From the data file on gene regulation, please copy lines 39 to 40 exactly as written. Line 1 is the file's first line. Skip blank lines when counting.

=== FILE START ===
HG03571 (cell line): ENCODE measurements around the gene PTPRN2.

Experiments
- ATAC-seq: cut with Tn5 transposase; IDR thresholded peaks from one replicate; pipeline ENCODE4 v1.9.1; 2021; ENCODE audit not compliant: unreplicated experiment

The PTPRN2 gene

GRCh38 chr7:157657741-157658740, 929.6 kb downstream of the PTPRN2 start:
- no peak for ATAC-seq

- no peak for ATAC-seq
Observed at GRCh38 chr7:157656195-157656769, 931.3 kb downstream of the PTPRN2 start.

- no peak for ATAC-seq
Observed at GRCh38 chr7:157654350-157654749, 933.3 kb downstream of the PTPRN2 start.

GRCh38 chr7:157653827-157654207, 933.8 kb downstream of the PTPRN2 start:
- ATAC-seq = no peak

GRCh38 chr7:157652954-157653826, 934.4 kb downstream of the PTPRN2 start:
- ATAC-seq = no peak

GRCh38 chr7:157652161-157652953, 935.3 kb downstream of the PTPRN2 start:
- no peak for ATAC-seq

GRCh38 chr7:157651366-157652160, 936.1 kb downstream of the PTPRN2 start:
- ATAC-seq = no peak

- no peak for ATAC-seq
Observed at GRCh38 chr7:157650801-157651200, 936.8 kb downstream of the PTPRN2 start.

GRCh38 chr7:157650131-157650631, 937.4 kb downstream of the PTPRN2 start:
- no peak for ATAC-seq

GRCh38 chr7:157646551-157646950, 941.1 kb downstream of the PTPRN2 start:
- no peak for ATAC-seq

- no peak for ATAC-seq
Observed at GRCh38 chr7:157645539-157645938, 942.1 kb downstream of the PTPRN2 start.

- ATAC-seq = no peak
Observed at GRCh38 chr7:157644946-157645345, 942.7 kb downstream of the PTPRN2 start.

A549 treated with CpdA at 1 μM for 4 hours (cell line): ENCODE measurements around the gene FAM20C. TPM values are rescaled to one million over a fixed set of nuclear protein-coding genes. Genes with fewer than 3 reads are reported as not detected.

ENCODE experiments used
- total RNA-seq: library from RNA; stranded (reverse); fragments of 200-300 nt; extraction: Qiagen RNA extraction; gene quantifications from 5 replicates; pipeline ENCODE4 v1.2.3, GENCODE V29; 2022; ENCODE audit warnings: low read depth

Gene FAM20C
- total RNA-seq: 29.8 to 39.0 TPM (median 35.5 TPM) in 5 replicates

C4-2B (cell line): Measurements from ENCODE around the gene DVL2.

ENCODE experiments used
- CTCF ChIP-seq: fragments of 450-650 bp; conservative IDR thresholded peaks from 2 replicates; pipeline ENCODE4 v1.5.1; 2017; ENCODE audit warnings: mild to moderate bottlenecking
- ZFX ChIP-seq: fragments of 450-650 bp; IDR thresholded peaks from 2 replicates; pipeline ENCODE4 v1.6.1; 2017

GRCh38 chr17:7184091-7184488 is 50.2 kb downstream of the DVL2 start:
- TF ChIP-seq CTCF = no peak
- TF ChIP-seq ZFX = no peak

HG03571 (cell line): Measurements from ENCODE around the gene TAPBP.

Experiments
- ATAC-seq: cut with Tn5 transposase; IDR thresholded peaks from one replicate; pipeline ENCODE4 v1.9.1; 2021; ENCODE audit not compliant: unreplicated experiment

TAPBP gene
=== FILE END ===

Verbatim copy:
- TF ChIP-seq CTCF = no peak
- TF ChIP-seq ZFX = no peak